Senate Democrats say buy now, pay later, products go unregulated

Senate Banking Democrats see the specter of the 2008 financial crisis in emerging technology-based lending products that lack the consumer protections found in traditional forms of lending, including “buy now, pay later” services.

Sen. Mark Warner, D-Va., warned that unregulated financial products have migrated from the commercial to the retail sector since the last crisis. Leading up to 2008 was marked by the proliferation of asset-backed securities and collateralized debt obligations, but now it’s the rise of consumer-focused fintech services, including “buy now, pay later” and advanced paycheck products, he said at a Senate bench hearing Tuesday.

“We have now seen a migration into the unregulated part of the financial industry. A huge amount of new consumer products [have] emerging in this area,” Warner said. “Some of these things bring real benefits, but I think we sometimes focus almost exclusively on the benefits and not some of the challenges. The truth is, I think there are reasons we have regulated financial institutions, and with that regulation, while there are burdens, there are also some benefits.”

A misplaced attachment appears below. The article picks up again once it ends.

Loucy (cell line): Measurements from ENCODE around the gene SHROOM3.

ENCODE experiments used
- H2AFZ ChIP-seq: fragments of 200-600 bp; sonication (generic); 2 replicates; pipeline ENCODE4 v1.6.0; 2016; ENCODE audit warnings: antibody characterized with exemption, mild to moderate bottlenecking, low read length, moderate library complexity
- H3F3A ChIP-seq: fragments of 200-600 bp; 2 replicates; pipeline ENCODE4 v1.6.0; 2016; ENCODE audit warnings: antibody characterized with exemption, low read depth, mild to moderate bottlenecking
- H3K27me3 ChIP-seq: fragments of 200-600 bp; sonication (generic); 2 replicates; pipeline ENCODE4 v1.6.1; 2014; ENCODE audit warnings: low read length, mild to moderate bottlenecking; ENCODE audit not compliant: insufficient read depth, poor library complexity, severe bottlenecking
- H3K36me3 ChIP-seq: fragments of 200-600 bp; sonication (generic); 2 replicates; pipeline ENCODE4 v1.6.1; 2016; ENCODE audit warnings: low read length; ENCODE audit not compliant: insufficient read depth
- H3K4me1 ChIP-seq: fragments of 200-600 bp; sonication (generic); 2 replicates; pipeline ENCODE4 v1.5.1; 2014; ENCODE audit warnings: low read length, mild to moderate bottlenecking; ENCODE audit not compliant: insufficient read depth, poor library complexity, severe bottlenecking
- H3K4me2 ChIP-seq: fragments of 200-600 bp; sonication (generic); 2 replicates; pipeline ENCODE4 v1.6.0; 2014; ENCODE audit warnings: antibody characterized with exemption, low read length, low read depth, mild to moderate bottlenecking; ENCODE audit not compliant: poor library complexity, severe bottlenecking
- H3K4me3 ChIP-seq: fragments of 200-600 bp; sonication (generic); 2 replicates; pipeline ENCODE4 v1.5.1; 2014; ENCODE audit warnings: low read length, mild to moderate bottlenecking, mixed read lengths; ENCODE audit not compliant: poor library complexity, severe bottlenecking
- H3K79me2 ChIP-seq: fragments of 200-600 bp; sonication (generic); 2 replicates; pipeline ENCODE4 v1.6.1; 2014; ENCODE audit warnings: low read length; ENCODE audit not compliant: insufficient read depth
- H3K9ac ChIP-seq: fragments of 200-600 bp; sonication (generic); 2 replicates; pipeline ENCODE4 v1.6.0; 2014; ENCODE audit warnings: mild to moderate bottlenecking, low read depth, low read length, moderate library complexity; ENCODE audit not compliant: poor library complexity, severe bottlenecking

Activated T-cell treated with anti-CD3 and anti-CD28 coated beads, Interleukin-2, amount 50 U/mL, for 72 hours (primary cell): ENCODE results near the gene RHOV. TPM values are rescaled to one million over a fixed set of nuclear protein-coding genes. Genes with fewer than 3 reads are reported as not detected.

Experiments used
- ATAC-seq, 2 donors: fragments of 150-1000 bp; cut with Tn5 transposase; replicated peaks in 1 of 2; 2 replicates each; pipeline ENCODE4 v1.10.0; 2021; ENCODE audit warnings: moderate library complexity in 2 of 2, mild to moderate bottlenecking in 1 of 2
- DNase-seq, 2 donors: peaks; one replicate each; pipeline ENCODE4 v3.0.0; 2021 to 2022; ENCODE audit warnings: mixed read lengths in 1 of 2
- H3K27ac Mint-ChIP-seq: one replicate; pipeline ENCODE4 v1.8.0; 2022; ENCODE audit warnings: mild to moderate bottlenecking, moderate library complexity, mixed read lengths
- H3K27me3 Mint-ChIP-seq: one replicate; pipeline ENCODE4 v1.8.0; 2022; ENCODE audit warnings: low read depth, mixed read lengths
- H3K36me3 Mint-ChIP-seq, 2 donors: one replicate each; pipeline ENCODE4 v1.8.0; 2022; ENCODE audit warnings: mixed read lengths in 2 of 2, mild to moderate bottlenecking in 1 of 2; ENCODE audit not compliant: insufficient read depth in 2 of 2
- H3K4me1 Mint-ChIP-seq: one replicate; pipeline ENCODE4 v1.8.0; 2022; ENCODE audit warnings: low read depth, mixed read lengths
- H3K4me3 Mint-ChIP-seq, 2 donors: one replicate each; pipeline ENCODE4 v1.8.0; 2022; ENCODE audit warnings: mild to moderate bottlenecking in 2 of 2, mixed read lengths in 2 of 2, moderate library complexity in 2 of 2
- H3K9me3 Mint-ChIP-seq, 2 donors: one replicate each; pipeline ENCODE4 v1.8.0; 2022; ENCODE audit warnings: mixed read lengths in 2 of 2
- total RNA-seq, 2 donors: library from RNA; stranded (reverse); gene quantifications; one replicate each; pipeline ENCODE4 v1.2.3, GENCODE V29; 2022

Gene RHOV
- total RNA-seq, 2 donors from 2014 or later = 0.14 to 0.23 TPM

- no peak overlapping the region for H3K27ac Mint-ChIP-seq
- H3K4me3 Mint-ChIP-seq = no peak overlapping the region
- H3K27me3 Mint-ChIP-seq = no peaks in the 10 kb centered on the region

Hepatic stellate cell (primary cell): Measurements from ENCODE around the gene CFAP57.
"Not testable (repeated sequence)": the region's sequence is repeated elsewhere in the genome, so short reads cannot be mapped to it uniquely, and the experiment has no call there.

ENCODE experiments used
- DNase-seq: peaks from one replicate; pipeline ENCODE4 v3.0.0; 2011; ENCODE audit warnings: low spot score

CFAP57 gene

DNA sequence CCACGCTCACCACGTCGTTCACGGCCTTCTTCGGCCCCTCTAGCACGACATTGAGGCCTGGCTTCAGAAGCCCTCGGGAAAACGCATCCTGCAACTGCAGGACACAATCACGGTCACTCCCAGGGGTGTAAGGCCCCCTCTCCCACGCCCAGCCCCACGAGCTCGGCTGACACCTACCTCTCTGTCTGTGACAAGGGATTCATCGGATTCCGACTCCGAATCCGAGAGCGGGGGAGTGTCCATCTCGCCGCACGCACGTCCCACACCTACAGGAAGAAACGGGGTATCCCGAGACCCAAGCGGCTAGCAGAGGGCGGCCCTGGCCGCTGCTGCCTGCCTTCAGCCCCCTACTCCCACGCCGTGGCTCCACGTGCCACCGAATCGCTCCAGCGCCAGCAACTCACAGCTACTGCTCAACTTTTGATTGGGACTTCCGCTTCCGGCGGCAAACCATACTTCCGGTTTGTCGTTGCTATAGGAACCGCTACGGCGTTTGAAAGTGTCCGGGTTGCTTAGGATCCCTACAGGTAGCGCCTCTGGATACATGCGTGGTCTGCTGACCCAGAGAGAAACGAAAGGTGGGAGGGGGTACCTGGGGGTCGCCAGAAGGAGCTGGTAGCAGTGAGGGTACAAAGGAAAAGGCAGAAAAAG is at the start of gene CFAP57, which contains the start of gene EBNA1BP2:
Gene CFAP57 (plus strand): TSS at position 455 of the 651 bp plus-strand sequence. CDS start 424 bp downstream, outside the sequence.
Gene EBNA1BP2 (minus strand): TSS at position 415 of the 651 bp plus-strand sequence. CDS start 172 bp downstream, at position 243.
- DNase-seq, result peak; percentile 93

Buy now, pay later products rose in popularity during the pandemic as consumers went online through lockdowns. Spending on the products increased 230 percent from January 2020 to September 2021, according to a study commissioned by Buy Now, Pay Later provider Afterpay.

The service allows consumers to pay for a product, often purchased online, in a set number of installments over a set period of time, typically four payments over six to eight weeks. Consumers incur fees and may be banned from using the Service if they default. Providers make money from merchants who pay a fee to offer the services to customers.

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